The Gathering Night by Margaret Elphinstone

Read: 31 October, 2010

One night, Bakar disappeared. His family is left alone, with only an old man to hunt for them. But then a stranger appears with a story of a great wave that killed his people, and this sets in motion a series of interweaving stories, told by the many voices of the People.

Set in prehistoric Scotland, The Gathering Night is a story about survival, as well as a community’s attempts to heal itself after a tragedy.

As I was reading, I couldn’t help but to compare this novel to Jean Auel’s Clan of the Cave Bear series. I think it might be blasphemy to say this, but I found that Elphinstone actually did a better job. Both authors try to convey a lot of “land knowledge” in their books, explaining the various things that can be eaten for example. But while Auel simply lists them in page after page of plant names, Elphinstone builds it right into the story.

The story itself is captivating. I’ve been very critical of books with multiple narrators in the past, but it works in this case. The set up for telling the story is plausible, and the narrative voices are distinct enough to feel like the story is really being told by several different people (but not so much that it feels like a gimmick).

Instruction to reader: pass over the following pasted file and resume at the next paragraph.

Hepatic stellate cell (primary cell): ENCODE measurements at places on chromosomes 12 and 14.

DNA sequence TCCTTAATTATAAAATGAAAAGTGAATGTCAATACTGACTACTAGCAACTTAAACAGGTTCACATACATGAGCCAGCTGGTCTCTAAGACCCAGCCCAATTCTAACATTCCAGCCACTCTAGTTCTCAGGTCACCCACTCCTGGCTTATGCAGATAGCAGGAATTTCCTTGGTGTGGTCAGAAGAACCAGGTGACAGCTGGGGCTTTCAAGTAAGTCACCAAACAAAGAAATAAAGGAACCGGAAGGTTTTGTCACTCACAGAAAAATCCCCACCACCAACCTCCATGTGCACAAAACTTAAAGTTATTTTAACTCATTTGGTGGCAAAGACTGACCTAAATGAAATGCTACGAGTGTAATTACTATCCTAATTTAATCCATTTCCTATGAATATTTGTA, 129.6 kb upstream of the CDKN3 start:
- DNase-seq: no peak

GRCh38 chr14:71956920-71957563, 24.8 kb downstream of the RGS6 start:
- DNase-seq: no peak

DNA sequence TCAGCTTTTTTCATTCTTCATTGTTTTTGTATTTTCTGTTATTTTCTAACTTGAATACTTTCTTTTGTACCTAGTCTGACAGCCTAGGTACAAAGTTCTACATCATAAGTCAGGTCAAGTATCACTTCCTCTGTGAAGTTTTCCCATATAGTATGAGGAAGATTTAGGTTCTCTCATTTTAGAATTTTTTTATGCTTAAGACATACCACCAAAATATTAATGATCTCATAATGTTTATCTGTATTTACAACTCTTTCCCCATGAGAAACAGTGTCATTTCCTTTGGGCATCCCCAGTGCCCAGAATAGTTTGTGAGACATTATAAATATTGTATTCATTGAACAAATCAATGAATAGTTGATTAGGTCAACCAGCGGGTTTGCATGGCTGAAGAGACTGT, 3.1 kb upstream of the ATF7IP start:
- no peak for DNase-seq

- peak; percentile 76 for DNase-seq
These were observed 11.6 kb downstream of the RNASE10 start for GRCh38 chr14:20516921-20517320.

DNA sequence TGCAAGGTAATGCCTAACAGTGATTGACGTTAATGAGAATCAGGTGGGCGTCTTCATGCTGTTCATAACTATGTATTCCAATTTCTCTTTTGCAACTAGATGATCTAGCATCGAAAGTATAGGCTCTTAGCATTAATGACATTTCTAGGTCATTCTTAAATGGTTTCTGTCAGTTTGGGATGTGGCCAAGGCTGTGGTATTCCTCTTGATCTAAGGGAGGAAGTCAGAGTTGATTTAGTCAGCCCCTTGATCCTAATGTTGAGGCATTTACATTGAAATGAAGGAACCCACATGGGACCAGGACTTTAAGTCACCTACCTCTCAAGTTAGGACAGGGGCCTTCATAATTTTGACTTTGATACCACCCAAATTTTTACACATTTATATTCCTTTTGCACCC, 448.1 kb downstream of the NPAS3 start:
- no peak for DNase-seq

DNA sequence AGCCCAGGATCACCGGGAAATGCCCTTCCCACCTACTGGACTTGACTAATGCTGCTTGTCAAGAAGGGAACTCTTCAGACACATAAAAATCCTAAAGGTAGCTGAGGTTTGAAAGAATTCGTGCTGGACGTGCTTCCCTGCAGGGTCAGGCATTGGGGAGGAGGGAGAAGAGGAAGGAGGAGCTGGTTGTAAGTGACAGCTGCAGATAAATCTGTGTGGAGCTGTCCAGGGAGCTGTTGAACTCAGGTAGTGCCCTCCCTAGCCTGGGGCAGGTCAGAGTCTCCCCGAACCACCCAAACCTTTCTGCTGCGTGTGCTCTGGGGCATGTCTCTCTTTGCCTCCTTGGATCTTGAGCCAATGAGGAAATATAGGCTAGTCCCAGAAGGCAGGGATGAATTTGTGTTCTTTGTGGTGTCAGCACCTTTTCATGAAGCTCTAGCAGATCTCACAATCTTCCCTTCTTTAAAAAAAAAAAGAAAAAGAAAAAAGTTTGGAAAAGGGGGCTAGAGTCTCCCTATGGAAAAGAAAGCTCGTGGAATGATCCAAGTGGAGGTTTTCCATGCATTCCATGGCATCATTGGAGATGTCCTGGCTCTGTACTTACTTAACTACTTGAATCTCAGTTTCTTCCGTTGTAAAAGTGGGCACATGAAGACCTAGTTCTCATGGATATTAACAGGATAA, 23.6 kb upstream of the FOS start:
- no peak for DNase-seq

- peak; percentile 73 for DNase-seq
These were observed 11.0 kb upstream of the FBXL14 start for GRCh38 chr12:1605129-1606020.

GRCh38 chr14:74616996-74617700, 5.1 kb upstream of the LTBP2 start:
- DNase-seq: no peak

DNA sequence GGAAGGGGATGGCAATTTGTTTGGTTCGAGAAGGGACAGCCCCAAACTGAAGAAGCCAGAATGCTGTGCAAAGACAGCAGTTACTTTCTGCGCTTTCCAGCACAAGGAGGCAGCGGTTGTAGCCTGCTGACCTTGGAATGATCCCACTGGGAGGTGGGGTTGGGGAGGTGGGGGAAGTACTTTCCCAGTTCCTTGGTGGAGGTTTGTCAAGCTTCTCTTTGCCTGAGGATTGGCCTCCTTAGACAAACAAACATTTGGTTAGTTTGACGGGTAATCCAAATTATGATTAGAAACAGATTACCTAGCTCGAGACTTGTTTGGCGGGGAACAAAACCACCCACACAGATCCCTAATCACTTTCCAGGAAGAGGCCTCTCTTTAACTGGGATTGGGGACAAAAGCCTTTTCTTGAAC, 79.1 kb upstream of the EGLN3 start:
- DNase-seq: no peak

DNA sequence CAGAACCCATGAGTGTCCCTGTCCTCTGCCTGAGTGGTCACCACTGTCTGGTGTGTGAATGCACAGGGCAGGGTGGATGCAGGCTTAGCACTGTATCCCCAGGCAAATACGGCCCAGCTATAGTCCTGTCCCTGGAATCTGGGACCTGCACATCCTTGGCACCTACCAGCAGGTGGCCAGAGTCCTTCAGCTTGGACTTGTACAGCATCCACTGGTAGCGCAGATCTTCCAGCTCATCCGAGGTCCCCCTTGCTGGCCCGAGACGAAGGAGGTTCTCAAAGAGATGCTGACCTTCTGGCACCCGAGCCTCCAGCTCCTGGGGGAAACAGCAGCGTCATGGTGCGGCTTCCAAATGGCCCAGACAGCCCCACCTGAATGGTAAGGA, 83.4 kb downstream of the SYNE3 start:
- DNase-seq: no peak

All in all, I’d say this is a very worthwhile read. It preserves all off the appeal of prehistoric novels while avoiding many of the flaws.

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Bridei Chronicles #1: The Dark Mirror by Juliet Marillier

Read: 5 April, 2009

As a small child, Bridei was given to the powerful Priteni druid Broichan for his education. It soon becomes clear that Broichan has a destiny in mind for his young ward, a destiny that Bridei has no choice but to accept. But the moon goddess seems to have plans of her own as, one Midwinter’s Eve, she sends him a very peculiar baby girl whom Broichan immediately perceives as a threat.

I’m finding it extremely difficult to write this review. The Dark Mirror is by no means a bad book, nor is it a good one. I can think of nothing that Marillier did wrong, yet I can think of nothing that she did very well. This is the epitome of average (though, to be fair, my standards can be very harsh). I can only think to say that the novel seemed very slow-paced, but I can think of no scene that could have been cut. The fat is far too well spread.

I thoroughly enjoyed reading this novel, but I can think of very little that was memorable. In that sense, I will recommend it as filler, something to read on a rainy afternoon. This is a book that can be put down without much of a struggle when the phone rings.

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